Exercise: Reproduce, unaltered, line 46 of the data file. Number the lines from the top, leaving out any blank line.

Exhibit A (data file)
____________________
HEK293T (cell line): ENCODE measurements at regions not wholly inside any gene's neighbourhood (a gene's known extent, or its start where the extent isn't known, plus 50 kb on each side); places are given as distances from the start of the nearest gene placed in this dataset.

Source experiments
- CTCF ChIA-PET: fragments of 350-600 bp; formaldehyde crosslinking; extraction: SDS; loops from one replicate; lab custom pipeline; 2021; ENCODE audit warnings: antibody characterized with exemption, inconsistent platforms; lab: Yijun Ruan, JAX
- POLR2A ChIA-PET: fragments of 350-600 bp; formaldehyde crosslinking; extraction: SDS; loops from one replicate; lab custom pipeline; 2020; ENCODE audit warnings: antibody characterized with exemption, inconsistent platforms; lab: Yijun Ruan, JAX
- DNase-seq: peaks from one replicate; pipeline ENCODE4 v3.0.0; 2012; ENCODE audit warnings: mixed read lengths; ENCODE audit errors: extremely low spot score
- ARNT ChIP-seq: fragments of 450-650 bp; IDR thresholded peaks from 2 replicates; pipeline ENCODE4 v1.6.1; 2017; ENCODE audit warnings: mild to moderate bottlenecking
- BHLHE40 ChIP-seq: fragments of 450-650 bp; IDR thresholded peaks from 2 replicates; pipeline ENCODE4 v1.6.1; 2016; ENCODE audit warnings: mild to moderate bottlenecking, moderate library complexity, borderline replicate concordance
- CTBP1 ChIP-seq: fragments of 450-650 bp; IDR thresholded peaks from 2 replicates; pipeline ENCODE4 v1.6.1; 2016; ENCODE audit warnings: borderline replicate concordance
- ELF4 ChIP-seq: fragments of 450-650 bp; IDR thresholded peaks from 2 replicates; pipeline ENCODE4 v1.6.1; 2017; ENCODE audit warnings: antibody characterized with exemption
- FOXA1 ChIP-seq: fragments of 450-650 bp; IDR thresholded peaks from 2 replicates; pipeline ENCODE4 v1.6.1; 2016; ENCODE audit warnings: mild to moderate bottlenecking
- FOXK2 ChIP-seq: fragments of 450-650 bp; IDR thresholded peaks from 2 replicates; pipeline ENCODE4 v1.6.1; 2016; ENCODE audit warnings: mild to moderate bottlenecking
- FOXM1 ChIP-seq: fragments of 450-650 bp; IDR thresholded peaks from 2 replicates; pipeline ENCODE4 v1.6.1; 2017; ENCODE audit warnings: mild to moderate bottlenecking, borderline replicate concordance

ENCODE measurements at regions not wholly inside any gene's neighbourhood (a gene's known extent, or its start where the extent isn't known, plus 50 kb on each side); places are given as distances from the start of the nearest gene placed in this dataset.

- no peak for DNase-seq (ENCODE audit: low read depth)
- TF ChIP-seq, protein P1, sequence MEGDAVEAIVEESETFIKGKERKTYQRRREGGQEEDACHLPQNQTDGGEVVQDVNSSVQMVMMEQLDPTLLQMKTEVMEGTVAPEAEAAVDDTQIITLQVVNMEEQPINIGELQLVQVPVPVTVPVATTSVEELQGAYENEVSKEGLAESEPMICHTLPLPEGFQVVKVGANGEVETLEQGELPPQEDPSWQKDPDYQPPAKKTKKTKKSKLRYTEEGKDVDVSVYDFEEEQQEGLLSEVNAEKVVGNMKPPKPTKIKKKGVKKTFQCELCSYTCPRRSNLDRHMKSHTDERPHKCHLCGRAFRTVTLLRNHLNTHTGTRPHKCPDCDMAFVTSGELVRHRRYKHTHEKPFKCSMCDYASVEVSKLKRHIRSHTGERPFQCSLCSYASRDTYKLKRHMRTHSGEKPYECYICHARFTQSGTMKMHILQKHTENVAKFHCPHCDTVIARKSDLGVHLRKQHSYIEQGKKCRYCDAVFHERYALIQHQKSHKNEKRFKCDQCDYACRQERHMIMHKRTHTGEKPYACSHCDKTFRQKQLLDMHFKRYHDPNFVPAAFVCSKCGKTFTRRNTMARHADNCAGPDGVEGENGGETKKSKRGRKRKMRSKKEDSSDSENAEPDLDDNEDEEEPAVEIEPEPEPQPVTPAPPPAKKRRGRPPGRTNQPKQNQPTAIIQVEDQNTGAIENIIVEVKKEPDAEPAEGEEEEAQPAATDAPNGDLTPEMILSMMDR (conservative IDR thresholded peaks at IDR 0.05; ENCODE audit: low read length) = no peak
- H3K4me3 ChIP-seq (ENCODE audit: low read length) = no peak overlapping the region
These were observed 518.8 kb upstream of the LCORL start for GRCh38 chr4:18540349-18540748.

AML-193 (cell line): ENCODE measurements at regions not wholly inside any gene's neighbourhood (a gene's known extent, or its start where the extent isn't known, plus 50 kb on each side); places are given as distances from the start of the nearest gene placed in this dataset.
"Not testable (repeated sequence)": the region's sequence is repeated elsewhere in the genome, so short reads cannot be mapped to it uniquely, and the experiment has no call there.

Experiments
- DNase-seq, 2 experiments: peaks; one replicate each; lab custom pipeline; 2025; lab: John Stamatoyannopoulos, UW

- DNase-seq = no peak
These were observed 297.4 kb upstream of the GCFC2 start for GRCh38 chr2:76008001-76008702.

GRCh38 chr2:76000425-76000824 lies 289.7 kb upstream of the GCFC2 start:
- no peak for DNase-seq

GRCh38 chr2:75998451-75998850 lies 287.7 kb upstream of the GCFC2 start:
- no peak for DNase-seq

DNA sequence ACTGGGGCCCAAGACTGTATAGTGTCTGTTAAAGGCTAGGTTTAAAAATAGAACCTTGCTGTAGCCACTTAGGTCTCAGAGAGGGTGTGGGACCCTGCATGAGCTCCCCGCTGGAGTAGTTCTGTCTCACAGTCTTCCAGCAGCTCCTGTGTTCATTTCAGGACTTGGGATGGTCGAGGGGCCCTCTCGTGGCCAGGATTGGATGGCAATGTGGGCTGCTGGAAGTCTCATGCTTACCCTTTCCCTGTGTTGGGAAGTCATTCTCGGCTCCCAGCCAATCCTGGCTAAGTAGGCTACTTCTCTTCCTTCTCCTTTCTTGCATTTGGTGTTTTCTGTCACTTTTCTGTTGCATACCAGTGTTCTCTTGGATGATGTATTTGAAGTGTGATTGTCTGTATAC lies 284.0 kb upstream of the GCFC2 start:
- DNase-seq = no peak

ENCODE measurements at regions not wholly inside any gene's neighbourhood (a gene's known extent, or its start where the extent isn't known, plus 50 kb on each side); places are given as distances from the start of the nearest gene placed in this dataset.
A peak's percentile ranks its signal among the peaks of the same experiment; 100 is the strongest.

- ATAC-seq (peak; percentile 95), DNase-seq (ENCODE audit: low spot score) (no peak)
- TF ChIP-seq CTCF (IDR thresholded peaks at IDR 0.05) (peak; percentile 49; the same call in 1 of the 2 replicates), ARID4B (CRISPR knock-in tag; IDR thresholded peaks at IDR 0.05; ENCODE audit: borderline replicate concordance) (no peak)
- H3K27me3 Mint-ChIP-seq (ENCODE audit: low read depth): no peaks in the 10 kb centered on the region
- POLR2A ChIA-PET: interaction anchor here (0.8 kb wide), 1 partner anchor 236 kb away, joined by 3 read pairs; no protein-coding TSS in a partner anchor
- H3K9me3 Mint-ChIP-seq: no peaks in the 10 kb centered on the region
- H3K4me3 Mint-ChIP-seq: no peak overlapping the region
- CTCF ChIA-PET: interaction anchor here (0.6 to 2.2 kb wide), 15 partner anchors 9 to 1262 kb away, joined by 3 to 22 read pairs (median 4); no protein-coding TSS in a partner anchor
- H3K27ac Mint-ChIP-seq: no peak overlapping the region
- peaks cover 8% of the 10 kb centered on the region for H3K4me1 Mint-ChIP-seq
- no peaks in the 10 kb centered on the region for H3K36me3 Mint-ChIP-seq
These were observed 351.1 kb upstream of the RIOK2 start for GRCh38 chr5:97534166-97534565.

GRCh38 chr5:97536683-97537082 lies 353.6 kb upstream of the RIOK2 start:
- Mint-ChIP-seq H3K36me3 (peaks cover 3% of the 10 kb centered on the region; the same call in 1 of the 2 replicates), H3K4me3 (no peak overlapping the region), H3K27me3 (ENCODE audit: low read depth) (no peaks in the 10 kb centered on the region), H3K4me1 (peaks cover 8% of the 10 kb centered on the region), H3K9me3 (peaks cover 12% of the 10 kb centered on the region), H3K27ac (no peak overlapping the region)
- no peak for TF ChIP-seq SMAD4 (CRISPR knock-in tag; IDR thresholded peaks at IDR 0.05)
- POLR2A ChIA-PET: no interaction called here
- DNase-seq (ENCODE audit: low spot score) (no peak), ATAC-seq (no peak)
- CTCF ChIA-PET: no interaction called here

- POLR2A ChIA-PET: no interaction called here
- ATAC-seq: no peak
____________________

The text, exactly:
- POLR2A ChIA-PET: no interaction called here